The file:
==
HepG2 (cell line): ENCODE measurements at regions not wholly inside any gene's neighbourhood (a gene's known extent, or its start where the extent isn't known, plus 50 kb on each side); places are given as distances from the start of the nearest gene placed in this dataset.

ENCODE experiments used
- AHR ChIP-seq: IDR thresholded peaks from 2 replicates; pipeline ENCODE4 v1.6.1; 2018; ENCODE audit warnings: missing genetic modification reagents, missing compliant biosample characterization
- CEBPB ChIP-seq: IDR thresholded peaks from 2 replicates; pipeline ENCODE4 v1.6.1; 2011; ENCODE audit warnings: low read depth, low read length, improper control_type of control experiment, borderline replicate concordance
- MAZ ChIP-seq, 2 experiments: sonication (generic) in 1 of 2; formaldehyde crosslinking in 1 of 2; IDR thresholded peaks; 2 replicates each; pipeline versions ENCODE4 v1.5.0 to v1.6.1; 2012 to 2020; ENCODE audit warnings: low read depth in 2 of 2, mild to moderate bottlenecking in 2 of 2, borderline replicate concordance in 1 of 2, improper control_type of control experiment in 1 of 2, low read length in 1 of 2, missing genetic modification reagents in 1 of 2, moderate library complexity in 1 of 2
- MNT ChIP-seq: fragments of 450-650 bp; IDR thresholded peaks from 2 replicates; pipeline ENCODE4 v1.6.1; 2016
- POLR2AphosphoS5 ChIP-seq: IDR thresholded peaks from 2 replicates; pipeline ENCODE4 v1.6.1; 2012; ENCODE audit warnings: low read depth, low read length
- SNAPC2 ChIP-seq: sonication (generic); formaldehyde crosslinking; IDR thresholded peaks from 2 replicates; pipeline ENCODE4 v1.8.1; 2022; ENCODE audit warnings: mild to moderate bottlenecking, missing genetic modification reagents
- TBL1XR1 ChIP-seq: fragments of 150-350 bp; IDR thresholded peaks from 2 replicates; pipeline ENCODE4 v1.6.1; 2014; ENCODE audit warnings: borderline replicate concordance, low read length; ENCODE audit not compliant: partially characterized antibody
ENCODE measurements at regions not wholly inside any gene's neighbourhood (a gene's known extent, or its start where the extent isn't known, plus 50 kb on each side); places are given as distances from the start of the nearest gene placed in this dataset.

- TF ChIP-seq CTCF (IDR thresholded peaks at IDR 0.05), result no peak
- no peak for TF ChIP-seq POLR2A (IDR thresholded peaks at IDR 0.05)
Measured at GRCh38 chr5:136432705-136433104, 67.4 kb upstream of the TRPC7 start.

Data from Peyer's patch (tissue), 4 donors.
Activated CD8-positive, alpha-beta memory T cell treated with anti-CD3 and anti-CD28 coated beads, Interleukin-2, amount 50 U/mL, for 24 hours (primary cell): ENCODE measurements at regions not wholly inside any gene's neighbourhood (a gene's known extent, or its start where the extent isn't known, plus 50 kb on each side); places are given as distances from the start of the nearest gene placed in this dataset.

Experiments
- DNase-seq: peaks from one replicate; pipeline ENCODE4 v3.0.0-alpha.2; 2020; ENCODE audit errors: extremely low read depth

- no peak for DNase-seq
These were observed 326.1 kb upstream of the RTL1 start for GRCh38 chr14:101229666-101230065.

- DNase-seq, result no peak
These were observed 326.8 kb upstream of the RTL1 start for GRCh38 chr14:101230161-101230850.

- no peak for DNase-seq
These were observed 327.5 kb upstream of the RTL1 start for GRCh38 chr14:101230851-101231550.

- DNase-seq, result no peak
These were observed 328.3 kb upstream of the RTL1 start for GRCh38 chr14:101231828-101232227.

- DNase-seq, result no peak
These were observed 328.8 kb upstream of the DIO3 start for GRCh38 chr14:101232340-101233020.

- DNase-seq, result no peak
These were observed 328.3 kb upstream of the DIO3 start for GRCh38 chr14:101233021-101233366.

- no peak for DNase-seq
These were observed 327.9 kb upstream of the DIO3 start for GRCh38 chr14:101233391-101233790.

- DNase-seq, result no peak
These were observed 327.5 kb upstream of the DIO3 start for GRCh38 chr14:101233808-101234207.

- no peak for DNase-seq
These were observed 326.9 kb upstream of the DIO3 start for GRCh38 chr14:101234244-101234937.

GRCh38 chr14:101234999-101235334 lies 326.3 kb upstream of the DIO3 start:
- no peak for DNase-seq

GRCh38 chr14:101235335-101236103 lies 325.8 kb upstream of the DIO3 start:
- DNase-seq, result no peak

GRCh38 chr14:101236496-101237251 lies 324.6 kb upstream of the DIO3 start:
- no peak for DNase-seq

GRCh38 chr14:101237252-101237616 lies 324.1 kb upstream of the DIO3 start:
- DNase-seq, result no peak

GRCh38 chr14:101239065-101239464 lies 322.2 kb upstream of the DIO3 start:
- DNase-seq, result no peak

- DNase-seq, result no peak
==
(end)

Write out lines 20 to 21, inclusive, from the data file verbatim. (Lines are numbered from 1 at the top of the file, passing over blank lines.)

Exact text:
- DNase-seq, result no peak
These were observed 326.8 kb upstream of the RTL1 start for GRCh38 chr14:101230161-101230850.